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Coronavirus: Virgin Atlantic completes £1.2 billion rescue agreement



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As the country closed its borders and imposed a travel ban, the number of Virgin Atlantic passengers plummeted

The troubled Virgin Atlantic has completed a rescue agreement worth 1

.2 billion pounds.

The plan includes support from its major shareholder Virgin Group and loans from external investors.

It also includes deferred hundreds of millions of pounds owed to Virgin Group and its shareholder Delta Air Lines.

Virgin Atlantic initially hoped to obtain emergency funds from the government, but the ministers said that any subsidies are a last resort.

Funding comes mainly from existing shareholders and new investors hedge fund Davidson Kempner Capital Management.

The company said the plan paved the way for the airline to rebuild its balance sheet and return to profitability in 2022.

The outbreak of Covid-19 put Virgin Atlantic into a serious crisis.

Like other airlines, it was forced to ground most of its fleet for several months and did not resume service until next week.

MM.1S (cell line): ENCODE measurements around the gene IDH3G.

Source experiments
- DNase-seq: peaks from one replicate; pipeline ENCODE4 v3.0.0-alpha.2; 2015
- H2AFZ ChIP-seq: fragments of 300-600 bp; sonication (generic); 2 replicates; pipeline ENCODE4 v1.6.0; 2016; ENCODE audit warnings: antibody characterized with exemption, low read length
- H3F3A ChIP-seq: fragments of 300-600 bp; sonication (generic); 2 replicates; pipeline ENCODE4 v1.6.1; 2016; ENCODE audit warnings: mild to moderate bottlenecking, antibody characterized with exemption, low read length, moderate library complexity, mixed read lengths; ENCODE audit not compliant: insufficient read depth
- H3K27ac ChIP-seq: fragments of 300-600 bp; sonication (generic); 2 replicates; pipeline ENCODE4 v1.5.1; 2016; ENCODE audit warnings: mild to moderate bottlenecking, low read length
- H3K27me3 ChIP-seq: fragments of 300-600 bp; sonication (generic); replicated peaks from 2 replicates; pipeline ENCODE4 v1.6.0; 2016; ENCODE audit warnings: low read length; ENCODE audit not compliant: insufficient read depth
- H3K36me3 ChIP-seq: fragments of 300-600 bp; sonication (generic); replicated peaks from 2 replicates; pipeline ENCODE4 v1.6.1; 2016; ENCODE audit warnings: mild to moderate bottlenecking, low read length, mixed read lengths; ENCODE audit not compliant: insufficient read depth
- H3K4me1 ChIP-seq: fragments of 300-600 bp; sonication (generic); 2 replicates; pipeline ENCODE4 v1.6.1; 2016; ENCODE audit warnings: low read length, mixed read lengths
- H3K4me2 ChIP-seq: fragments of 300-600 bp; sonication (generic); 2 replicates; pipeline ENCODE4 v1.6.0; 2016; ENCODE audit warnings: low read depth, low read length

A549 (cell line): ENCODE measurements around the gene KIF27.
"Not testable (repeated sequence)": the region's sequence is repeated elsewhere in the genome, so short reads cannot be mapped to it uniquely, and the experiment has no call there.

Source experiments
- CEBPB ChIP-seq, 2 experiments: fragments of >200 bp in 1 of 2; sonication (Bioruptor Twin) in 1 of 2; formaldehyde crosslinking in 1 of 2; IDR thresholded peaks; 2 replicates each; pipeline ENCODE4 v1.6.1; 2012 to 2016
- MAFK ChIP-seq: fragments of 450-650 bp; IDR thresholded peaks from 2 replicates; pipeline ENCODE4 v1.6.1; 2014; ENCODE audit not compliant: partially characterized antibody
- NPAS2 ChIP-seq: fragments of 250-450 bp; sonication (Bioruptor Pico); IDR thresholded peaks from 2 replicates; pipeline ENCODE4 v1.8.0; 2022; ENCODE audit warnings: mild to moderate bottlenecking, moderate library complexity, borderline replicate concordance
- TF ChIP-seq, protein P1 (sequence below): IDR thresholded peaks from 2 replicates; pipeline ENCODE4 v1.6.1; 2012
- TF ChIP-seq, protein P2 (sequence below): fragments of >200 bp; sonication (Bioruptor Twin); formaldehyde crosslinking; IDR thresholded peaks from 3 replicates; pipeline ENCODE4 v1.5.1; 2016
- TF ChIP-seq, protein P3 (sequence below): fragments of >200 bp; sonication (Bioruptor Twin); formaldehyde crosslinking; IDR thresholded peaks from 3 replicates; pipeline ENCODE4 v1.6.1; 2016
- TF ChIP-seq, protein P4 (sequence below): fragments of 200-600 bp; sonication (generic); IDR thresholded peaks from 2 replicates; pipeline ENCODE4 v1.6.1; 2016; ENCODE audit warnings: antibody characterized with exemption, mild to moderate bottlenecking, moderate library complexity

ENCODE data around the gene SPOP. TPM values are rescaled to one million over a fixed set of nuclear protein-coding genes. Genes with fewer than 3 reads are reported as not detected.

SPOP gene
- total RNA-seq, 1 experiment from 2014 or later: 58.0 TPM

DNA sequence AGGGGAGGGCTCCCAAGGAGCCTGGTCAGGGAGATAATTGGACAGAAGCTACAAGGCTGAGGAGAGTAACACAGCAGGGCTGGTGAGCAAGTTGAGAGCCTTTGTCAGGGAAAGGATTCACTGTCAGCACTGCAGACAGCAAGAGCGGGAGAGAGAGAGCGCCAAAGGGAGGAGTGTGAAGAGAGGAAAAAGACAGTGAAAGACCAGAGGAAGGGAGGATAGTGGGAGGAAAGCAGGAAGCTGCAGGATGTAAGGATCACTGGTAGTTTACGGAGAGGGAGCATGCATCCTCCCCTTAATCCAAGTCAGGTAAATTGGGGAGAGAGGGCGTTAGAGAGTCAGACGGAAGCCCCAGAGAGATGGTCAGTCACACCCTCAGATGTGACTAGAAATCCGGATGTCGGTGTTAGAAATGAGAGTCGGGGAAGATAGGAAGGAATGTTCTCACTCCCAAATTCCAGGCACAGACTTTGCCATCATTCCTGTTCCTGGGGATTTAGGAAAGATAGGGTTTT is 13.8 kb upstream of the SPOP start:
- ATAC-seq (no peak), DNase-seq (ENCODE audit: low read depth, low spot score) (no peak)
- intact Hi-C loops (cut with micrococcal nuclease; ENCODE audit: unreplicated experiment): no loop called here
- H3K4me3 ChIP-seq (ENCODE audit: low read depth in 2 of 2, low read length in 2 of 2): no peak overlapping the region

The company initially wanted the government to intervene, but the ministers made it clear that taxpayer money should only be considered after all other options have been exhausted.

Under the package announced on Tuesday, the airline will receive a loan worth £170 million from Davidson Kempner, while its largest shareholder, Virgin Group, will provide another £200 million.

Both Virgin Group and its shareholder Delta Air Lines will delay the payment of £400 million owed by the airline. It is expected that other creditors will postpone payment of £450 million.

According to the procedures approved by the court, the plan still requires the formal approval of Virgin Atlantic’s creditors.

The airline said it has lost more than 3,500 jobs due to cost reductions (including the closure of the London Gatwick base).

Virgin Atlantic calls this “solvent injection”. But the question is, is it enough to ensure the company’s long-term future?

Here are some new funds-Virgin Group provides an additional £200 million in cash, and Davidson Kempner provides a loan worth £170 million. However, a large part of the plan consists of deferring or forgiving existing debt.

When the government makes it clear that targeted state aid will only be considered a last resort after the private sector’s options have been exhausted, this may be the best option the company can do in this situation.

But this does not seem to provide the company with much capital to absorb future shocks. The aircraft will resume flight next week-managers urgently need to quickly restore demand.

Virgin Atlantic has taken drastic measures to cut costs, cut more than 3,500 employees, and closed the base at London Gatwick Airport. There is no doubt that the future operation will be more streamlined.

This deal will at least keep airlines flying, but how to navigate the stormy skies facing the industry in the foreseeable future will remain a huge challenge.


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